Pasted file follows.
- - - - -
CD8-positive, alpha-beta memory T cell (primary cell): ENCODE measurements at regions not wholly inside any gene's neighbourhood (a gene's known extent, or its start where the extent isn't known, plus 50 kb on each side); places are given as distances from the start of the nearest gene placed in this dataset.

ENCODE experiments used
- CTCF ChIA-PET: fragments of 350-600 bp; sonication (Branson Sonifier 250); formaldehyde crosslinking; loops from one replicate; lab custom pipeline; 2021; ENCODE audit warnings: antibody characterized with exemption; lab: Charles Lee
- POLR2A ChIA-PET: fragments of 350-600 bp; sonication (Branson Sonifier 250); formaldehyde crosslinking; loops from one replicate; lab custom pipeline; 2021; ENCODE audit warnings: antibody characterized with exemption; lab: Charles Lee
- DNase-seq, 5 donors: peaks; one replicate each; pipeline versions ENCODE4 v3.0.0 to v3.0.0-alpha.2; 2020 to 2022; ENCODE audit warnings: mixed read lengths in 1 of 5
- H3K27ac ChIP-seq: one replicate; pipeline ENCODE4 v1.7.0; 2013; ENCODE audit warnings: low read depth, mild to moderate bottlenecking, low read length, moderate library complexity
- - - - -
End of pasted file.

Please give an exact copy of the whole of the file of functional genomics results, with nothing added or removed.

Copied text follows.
CD8-positive, alpha-beta memory T cell (primary cell): ENCODE measurements at regions not wholly inside any gene's neighbourhood (a gene's known extent, or its start where the extent isn't known, plus 50 kb on each side); places are given as distances from the start of the nearest gene placed in this dataset.

ENCODE experiments used
- CTCF ChIA-PET: fragments of 350-600 bp; sonication (Branson Sonifier 250); formaldehyde crosslinking; loops from one replicate; lab custom pipeline; 2021; ENCODE audit warnings: antibody characterized with exemption; lab: Charles Lee
- POLR2A ChIA-PET: fragments of 350-600 bp; sonication (Branson Sonifier 250); formaldehyde crosslinking; loops from one replicate; lab custom pipeline; 2021; ENCODE audit warnings: antibody characterized with exemption; lab: Charles Lee
- DNase-seq, 5 donors: peaks; one replicate each; pipeline versions ENCODE4 v3.0.0 to v3.0.0-alpha.2; 2020 to 2022; ENCODE audit warnings: mixed read lengths in 1 of 5
- H3K27ac ChIP-seq: one replicate; pipeline ENCODE4 v1.7.0; 2013; ENCODE audit warnings: low read depth, mild to moderate bottlenecking, low read length, moderate library complexity